Dessin de Daryl Cagle, 11 septembre 2001
C. Lamb received his Ph.D. in Mass Communication from Bowling Green State University in 1995. at the University of Tennessee in 1995. His dissertation was called, "Drawing the Limits of Political Cartoons in America: The Courtroom and the Newsroom." His dissertation became the foundation for his book published in 2004, "Drawn to Extremes: The Use and Abuse of Editorial Cartoons in the United States." (Columbia University Press).Lamb is a professor of communication at the college of Charleston.
Dessin de Daryl Cagle, 13 septembre 2001
Dessin de Daryl Cagle, 17 septembre 2001
Facing a disaster such as the one of September 11th, how did most of the American cartoonists react?
Most of the cartoonists predictably responded with weeping Statues of Liberty and with defiant Uncle Sams, or with American bald eagles sharpening their talons to avenge the attacks.
Do you think that the global patriotic reaction which followed the attack killed the critical spirit of the American cartoonists?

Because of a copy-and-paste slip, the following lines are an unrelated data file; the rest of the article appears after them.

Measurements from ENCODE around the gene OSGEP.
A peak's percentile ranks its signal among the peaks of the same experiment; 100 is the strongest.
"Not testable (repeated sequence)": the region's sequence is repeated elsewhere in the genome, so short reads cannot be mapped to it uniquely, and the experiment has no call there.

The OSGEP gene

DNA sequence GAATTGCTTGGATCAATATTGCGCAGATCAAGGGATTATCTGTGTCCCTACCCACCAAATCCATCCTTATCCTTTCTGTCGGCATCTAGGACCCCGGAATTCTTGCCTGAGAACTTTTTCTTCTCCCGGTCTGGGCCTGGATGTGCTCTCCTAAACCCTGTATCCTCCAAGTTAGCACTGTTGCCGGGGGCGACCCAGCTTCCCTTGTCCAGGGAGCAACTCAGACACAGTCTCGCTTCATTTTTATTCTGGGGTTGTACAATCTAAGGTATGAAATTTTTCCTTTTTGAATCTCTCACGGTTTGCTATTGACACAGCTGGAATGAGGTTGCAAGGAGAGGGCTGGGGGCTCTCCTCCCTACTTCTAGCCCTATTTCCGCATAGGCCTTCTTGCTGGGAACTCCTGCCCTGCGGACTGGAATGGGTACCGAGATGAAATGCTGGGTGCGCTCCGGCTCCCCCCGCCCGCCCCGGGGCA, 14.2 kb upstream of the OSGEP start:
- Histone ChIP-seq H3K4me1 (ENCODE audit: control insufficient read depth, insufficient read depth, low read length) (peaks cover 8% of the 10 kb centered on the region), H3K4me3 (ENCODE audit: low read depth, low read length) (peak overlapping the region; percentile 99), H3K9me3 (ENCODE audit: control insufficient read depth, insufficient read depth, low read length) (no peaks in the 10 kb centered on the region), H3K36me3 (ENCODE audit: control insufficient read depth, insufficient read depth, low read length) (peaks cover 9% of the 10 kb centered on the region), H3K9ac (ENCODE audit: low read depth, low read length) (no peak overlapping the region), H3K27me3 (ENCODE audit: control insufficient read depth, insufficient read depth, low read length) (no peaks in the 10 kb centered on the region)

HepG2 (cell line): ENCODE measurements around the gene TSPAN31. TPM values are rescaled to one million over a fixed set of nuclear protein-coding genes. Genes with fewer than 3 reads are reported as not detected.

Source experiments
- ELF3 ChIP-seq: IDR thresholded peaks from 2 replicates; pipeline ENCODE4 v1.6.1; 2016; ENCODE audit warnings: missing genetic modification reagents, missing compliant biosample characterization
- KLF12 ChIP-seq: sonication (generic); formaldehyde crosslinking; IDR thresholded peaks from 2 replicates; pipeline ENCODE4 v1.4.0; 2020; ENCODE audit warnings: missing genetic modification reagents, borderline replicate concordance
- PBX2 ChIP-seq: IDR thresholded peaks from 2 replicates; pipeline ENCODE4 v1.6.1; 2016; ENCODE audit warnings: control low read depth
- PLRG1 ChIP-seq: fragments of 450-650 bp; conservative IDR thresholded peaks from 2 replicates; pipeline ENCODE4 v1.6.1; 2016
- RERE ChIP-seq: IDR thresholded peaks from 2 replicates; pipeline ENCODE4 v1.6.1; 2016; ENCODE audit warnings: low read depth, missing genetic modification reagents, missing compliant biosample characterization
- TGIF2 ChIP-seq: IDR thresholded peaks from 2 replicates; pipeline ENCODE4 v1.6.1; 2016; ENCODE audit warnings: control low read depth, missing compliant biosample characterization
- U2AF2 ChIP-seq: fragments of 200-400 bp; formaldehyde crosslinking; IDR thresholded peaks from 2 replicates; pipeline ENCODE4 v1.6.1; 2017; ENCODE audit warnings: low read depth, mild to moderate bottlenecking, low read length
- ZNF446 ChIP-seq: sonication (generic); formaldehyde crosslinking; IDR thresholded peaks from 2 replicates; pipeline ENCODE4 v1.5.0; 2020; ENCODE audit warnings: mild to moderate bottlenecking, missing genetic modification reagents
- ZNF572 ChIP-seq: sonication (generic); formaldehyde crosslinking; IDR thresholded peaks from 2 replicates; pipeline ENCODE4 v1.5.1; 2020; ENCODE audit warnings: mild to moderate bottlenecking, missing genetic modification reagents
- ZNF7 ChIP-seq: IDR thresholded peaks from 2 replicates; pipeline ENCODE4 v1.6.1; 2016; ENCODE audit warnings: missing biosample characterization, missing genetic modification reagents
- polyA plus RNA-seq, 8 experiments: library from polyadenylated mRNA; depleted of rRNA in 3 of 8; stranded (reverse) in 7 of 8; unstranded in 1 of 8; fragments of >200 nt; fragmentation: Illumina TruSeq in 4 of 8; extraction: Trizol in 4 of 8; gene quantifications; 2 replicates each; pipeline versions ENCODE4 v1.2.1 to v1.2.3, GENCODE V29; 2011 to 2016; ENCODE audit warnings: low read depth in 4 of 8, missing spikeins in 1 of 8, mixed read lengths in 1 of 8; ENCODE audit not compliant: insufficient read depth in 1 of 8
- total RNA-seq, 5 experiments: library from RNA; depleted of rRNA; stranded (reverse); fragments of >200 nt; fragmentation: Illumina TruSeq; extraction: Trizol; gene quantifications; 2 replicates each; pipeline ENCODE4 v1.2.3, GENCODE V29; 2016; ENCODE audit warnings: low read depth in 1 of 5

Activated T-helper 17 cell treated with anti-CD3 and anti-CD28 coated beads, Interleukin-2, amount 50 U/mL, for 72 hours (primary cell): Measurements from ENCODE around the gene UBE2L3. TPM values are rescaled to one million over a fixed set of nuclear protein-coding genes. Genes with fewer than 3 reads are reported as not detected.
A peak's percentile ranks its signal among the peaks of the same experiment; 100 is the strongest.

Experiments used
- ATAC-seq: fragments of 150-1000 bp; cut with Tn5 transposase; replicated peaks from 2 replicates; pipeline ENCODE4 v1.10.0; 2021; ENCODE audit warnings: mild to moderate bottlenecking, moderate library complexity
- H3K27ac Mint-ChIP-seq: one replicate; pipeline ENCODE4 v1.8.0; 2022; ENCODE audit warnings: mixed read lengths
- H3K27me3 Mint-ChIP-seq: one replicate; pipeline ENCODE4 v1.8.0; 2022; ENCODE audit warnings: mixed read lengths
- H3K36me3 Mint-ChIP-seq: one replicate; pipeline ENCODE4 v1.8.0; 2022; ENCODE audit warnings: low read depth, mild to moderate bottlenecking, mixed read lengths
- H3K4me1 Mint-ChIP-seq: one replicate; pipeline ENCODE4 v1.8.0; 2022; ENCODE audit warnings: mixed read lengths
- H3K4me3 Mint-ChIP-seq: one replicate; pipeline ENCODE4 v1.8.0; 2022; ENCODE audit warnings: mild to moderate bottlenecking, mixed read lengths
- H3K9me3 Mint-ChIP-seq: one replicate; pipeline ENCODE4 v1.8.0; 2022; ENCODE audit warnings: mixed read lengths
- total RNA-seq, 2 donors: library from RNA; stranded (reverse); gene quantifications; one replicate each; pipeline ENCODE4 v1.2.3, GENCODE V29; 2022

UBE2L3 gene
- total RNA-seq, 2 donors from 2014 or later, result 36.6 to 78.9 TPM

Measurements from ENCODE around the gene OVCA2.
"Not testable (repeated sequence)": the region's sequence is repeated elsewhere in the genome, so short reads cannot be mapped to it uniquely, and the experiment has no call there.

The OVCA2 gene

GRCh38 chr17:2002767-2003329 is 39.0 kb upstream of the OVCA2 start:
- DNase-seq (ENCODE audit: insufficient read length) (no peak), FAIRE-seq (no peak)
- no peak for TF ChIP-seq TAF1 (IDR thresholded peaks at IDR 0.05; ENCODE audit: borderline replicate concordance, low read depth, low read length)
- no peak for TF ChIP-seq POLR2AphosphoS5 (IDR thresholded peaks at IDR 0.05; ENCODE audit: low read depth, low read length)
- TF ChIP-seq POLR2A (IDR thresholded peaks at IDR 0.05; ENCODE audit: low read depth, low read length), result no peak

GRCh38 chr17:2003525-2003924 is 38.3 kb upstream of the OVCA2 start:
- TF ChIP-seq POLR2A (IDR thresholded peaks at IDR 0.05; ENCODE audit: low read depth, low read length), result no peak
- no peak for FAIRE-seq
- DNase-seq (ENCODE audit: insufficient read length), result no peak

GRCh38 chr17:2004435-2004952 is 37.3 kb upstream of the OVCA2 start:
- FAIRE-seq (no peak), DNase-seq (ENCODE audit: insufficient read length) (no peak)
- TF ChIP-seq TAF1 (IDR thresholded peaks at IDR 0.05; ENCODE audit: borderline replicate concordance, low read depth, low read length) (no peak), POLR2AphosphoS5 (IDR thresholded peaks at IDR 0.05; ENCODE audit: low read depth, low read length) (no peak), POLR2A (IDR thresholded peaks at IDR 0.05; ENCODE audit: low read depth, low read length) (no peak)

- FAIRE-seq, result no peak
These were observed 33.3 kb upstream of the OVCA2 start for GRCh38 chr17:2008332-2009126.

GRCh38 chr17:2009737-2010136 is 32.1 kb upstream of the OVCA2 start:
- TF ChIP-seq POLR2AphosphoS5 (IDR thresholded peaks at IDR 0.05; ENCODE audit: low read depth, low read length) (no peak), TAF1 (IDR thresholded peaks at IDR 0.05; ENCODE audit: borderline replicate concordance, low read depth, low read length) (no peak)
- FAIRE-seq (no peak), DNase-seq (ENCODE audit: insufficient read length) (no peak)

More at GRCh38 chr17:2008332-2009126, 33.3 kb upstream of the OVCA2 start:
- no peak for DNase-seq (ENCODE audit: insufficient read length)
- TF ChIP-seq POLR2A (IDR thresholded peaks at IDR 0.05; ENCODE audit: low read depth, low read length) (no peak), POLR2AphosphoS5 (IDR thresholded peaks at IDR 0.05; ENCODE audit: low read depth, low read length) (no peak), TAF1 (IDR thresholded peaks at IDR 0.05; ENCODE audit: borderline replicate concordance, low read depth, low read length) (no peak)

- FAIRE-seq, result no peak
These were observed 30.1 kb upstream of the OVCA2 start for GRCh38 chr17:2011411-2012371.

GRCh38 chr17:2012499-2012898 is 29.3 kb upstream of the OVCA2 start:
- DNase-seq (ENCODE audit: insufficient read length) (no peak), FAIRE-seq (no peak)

Yes, and I can only speak for the United States, but some of this reaction is understandable. The terrorist attacks were so unexpected, so catastrophic, and so gut-wrenching, that one couldn't blame the cartoonists for responding as they did. For a few days or a week. Then it was necessary for the cartoonists to get back to satire. But too many of them continued to give us mawkish sentimentality and even propaganda, which, of course, isn't the job of a satirist. The tragedy, I think, separated the editorial cartoonists--or satirists--from the cartoonists. Joel Pett of the Lexington (Kentucky) Herald-Leader said that President Bush told the American people to get back to work. And so, Pett said he went back to attacking Bush because "what I do is attack Bush."
You wrote in your book that a cartoonist (Ted Rall) said that the stereotyped symbols used by the cartoonists at these times were just the ones of "lazy editorial cartoonists". What do you think of this assertion?
I can certainly understand Rall's response. However, I can understand any cartoonist, who, having watched airplanes crash into the Twin Towers and seen pictures of many of those killed, decided they needed to take a break from striking out at their fellow human beings.
Did some published cartoons in USA create trouble for the cartoonists who refused to follow the "politically correct" attitude?